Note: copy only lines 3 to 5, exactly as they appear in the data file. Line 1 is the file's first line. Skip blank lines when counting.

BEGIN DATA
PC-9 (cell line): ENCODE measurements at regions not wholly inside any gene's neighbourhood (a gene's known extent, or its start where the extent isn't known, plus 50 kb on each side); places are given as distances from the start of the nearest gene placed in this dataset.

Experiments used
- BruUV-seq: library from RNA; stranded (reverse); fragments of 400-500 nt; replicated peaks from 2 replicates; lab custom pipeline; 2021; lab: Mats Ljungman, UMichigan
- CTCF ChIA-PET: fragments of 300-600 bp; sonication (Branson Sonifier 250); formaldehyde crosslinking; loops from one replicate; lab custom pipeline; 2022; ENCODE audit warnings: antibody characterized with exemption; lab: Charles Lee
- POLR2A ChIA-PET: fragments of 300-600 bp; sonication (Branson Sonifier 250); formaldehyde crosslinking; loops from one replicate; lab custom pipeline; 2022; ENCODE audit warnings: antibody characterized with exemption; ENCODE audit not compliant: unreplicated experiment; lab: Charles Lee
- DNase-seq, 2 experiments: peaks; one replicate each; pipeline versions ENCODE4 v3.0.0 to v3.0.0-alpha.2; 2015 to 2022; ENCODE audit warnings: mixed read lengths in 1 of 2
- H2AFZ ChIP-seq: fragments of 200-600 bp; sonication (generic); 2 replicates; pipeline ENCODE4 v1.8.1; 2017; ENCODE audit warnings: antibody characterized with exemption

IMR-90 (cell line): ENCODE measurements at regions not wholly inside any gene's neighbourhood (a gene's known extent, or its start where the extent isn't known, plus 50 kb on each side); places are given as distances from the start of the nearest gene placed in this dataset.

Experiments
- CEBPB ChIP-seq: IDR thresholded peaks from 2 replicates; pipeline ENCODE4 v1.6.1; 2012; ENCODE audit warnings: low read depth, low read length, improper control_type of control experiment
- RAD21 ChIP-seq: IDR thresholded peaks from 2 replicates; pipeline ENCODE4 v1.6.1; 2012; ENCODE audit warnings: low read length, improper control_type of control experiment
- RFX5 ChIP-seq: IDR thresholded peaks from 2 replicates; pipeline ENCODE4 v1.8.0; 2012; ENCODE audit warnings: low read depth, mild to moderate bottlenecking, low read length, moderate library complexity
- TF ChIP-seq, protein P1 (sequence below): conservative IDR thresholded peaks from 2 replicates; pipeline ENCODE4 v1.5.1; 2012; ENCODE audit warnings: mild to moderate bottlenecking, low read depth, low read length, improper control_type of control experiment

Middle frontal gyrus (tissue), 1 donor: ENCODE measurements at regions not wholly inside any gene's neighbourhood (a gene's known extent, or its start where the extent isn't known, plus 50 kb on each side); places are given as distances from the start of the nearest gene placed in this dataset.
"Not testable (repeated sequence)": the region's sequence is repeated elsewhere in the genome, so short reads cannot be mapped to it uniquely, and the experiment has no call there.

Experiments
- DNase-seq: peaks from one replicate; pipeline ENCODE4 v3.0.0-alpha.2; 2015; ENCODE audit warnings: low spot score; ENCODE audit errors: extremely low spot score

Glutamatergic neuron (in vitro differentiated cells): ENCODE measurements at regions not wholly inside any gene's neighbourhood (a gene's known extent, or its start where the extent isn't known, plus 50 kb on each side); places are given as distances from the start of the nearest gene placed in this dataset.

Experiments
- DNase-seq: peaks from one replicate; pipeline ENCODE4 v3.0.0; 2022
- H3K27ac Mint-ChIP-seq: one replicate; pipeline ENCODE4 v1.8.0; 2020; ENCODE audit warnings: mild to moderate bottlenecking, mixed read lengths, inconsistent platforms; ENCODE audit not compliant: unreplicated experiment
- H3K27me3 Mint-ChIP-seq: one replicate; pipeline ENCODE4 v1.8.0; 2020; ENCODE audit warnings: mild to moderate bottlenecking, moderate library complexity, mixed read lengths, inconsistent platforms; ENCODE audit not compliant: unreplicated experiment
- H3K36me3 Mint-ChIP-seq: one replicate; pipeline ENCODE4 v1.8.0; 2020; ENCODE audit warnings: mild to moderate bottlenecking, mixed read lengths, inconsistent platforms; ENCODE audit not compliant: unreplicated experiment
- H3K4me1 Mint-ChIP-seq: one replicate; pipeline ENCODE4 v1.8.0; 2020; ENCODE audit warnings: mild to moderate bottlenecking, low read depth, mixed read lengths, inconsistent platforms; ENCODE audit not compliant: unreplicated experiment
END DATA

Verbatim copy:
- BruUV-seq: library from RNA; stranded (reverse); fragments of 400-500 nt; replicated peaks from 2 replicates; lab custom pipeline; 2021; lab: Mats Ljungman, UMichigan
- CTCF ChIA-PET: fragments of 300-600 bp; sonication (Branson Sonifier 250); formaldehyde crosslinking; loops from one replicate; lab custom pipeline; 2022; ENCODE audit warnings: antibody characterized with exemption; lab: Charles Lee
- POLR2A ChIA-PET: fragments of 300-600 bp; sonication (Branson Sonifier 250); formaldehyde crosslinking; loops from one replicate; lab custom pipeline; 2022; ENCODE audit warnings: antibody characterized with exemption; ENCODE audit not compliant: unreplicated experiment; lab: Charles Lee